White, Robert

, an eminent engraver, was born in London in 1645, and became the disciple of David Loggan, for whom he drew and engraved many architectural views. He applied himself mostly to the drawing of portraits, in black lead upon vellum; and his success in taking likenesses procured him much applause. His drawings are said to have been much superior to his prints. He drew the portraits of sir Godfrey Kneller and his brother, and sir Godfrey thought so well of them, that he painted | White’s portrait in return. White’s portrait of sir Godfrey is in Sandrart’s Lives of the painters. In 1674, which is two years before Burghers was employed on the “Oxford Almanack,” White produced the first of that series. For the generality of his portraits for books, which are, however, generally disfigured by the broad borders that were then the fashion, he received at the rate of four pounds each, with the occasional addition of ten shillings; thirty pounds, which was paid hirn by Mr. Sowters of Exeter for a portrait of the king of Sweden (which was probably of much larger dimensions), has been spoken of as an extraordinary price. So great, however, is,the number of his engravings, that in the course of forty years he saved from four to five thousand pounds; and yet, say his biographers, by some misfortune or sudden extravagance, he died in indigent circumstances at his house in Bloomsbury in 1704.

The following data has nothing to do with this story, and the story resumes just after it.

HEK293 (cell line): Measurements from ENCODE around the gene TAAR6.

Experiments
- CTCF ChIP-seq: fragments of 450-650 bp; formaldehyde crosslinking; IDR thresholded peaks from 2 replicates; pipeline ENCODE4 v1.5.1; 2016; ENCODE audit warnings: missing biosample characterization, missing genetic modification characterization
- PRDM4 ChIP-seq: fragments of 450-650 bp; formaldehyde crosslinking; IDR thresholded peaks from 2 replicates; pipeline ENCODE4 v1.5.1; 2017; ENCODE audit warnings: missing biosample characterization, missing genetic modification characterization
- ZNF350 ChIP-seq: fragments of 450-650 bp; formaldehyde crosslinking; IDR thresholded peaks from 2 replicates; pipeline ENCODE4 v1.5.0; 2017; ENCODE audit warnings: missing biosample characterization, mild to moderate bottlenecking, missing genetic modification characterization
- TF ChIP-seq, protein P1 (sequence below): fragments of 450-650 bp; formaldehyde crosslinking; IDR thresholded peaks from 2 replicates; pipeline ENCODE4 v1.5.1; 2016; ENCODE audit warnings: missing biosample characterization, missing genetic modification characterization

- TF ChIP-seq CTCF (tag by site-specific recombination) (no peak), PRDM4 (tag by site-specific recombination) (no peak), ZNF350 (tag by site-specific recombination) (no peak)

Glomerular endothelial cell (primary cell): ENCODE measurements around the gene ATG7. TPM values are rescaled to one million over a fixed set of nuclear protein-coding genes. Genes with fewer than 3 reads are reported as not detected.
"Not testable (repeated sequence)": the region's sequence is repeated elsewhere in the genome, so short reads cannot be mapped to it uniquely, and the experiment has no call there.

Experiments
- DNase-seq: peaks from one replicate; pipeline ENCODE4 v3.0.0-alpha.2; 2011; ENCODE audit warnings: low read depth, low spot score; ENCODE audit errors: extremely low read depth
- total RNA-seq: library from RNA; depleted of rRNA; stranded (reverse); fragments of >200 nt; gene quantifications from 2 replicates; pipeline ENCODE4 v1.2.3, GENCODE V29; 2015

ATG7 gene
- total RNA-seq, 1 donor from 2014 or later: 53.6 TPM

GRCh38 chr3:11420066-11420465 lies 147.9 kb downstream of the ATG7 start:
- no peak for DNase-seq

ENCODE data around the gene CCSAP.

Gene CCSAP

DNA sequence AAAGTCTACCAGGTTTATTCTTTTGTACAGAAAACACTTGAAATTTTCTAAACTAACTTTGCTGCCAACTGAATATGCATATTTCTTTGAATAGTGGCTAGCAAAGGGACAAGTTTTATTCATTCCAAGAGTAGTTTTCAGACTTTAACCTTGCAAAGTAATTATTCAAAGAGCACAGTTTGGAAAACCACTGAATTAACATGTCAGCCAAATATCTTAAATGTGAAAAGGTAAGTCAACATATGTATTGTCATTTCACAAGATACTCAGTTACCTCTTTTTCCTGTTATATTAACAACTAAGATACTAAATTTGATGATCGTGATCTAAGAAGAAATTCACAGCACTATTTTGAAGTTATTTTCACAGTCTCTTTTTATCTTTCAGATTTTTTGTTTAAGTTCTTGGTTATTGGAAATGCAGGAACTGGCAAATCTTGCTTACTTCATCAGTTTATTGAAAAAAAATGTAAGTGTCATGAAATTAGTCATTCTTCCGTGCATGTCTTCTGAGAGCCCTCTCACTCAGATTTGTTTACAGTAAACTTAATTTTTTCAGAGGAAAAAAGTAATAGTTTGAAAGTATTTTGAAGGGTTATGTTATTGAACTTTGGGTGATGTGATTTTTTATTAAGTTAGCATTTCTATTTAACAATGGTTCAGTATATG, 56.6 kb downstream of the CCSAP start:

Of his own works he made no regular collection, but when he had done a plate, rolled up two or three proofs, and flung them into a closet, where they were found in heaps. Many of these proofs may now be found in the collections of those curious persons who take Granger for their guide. The plates which he had by him were, after his decease, sold to a printseller in the Poultry, who in a few years, according to lord Orford and Mr. Strutt, enriched himself by the purchase. The number of his portraits, of which Vertue has collected the names, are two hundred and seventy - five, of which two are scraped in mezzotinto, and all the rest engraved in lines. Some few of Robert White’s plates are finished by his son George, who chiefly practised in mezzotinto, but engraved a few plates in lines, of which the principal one is a large portrait of “James Gardiner,” bishop of Lincoln. 1


Strutt’s Dict. Walpole’s Anecdotes Rees’s Cyclop, art. English Engraving.